Christmas lights display at 304 Adelaide Drive
The Garcia home lights up Adelaide Drive on Wednesday evening. (Photo by Brad Fuqua/Philomath News)

Christmas may be less than two weeks away, but kids who want to write to Santa can still get their letters in on time. That’s because a magical mailbox — the “North Pole Express” can be found right here in Philomath and when a letter is placed in it, children will be sure to hear back from jolly old Saint Nick through one of his helpers here in town.

“I put the mailbox out there and I got so many letters last year,” said Candy Garcia, who lives at 304 Adelaide Drive. “And I replied — handwriting every single one of them. … I was reading letters like crazy.”

Two letters were even fired off to Montana to children who had been in Philomath visiting their grandmother. Garcia’s older son has pitched in, dressing up like Santa and handing out candy canes.

Of course, even Santa has deadlines. The big day is coming up and children must get their letters in the mailbox by Monday, Dec. 20.

As of Wednesday afternoon, Garcia said she only had about 30 letters from the “North Pole Express” mailbox and hopes to see more arrive.

Children need to have their Santa letters in the “North Pole Express” mailbox by Dec. 20 if they hope to receive a response. (Photo by Brad Fuqua/Philomath News)

Garcia’s kindness has been returned through the help of locals, such as the woman who sent her two books of stamps to help pay for postage costs.

Santa’s special mailbox is just one item of interest to be found in the cheery, festive setup. In fact, Garcia is best known for the decorations. For the past 20 years, she’s been going the extra mile to brighten the neighborhood — first in a duplex where she lived and since 2008, the house on Adelaide Drive located right across the street from her childhood home.

“That’s when it really got bigger … it just kind of escalated,” Garcia said.

The lights took on a life of their own and folks began to know they could expect a major dose of cheer on her street.

“This last year when COVID hit and the fairgrounds (the Pastega Holiday Light Display) shut down, we would have lines in front of our house,” Garcia said.

The lights stay on until 10 p.m.

“Light Up Corvallis” — a Facebook group dedicated to spreading the word about the coolest lights — started up last year after the Pastega display was canceled. In a contest for the top display, Garcia took first place, which came with a $100 donation to the charity of her choice — June’s Kids Kloset.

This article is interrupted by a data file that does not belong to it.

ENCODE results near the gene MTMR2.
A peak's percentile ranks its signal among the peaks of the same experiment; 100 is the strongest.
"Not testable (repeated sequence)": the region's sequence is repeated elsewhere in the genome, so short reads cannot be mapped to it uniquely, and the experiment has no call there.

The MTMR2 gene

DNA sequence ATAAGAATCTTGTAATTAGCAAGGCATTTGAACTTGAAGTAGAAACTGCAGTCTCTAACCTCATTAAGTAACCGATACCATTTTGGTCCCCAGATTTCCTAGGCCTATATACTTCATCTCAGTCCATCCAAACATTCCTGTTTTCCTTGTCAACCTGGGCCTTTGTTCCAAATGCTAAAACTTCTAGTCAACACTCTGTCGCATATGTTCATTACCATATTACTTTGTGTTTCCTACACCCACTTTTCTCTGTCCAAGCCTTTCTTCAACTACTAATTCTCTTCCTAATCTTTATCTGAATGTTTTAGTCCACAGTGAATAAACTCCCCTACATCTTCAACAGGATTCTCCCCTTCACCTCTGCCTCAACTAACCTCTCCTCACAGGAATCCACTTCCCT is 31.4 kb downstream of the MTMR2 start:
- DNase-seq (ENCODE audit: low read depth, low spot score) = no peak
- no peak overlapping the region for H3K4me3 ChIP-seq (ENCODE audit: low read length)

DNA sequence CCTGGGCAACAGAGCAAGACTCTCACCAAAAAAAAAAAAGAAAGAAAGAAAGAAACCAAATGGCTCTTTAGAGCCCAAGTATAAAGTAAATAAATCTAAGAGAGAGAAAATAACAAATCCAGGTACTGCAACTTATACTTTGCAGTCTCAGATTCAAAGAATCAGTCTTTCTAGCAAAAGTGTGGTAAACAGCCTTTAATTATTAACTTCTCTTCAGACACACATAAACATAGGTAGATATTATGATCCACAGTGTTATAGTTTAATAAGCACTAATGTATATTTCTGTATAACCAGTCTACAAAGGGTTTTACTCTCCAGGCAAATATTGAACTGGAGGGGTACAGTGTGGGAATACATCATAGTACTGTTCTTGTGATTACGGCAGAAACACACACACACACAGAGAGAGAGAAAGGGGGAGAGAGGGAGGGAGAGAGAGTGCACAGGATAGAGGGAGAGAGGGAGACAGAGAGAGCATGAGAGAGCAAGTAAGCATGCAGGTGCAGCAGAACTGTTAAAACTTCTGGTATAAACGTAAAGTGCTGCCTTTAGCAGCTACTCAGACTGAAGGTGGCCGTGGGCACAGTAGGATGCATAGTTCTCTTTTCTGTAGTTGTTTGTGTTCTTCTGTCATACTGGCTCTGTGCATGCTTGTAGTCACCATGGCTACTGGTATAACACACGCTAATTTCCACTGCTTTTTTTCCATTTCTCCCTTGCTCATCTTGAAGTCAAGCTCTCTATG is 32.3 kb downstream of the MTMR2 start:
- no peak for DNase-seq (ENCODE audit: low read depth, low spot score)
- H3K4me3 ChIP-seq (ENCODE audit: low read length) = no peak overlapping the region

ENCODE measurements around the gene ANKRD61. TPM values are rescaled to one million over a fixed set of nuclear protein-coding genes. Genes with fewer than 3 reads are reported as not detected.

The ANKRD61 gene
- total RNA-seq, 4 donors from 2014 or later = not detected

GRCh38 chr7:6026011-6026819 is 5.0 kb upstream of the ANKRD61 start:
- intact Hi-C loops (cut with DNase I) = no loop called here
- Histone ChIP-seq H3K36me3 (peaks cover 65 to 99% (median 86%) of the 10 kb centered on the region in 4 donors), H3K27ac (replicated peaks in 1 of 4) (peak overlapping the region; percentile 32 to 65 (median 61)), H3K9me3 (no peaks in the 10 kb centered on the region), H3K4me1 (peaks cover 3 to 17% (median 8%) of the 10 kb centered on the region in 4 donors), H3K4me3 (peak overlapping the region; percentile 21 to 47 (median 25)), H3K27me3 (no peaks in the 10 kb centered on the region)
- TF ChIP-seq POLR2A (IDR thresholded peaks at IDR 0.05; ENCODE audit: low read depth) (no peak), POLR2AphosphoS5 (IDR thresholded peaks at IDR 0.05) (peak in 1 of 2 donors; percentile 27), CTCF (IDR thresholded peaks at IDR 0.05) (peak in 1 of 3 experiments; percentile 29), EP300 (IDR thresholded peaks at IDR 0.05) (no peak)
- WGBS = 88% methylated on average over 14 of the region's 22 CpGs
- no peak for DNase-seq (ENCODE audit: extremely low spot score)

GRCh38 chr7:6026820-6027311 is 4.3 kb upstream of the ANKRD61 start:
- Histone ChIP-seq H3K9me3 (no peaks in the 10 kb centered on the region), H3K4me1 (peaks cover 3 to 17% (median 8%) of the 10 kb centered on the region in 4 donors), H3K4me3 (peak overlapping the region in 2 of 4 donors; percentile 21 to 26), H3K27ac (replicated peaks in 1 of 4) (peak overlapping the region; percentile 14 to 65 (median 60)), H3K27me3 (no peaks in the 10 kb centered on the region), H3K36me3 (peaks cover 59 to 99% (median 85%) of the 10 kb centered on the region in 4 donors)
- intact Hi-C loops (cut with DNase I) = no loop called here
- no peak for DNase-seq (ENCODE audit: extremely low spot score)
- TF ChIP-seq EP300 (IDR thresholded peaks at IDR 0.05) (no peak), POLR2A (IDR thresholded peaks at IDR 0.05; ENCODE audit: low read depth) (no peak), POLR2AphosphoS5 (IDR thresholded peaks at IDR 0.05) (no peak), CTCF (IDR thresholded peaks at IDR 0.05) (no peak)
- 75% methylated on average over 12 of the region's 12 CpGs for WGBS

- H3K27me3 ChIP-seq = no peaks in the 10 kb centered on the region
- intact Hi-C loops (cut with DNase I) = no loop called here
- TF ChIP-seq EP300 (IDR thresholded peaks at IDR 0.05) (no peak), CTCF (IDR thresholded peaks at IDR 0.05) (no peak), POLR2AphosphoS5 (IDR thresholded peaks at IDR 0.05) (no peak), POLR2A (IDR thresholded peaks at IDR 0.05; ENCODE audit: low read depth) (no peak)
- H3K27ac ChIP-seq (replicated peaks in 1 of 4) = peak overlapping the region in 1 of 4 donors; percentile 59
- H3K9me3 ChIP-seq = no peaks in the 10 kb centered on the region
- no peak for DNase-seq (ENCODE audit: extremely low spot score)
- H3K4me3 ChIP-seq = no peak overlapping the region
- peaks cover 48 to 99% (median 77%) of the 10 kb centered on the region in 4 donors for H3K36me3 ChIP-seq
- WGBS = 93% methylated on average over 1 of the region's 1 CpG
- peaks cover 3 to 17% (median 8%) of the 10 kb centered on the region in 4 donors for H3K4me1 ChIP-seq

“Each year, we would add to our display,” Garcia said. “We usually buy the stuff the year before on clearance.”

Garcia does not stick to any certain theme with the display with all types of decorations showing up in the yard and on her house. The characters range from what could be considered traditional standbys — Santa, the Grinch, Frosty and so on — to those from the big screen, like “Frozen,” “Star Wars” and “Minions.”

Candy Garcia said she loves to see the reactions of children as they enjoy the display. (Photo by Brad Fuqua/Philomath News)

The lights have been a delight to many in Garcia’s home over the years — her own children, of course, along with foster kids that she has often hosted over the holidays.

“It’s like you’re placed in a home and when you look outside, there’s this magical land out there,” Garcia said. “And that’s where it all kind of started growing.”

Garcia said planning for the holiday lights begins in July with the actual setup taking about three days. The family has traditionally put up the lights on the weekend after Thanksgiving.

Philomath certainly has a good number of impressive Christmas displays and those going on tours have made the Garcia house a popular spot.

“Especially on the weekends and Christmas Eve and Christmas, yeah, it’s a line of cars just going right by,” Garcia said.

She especially loves to hear and see the children having fun. It’s the biggest reason she puts in the work every year.

“I remember when I was a kid, lights were my favorite thing about Christmas,” she said. “Watching all of the kids and families — I mean, we have families literally standing outside our house just walking back and forth for 20, 30 minutes with their kids.”


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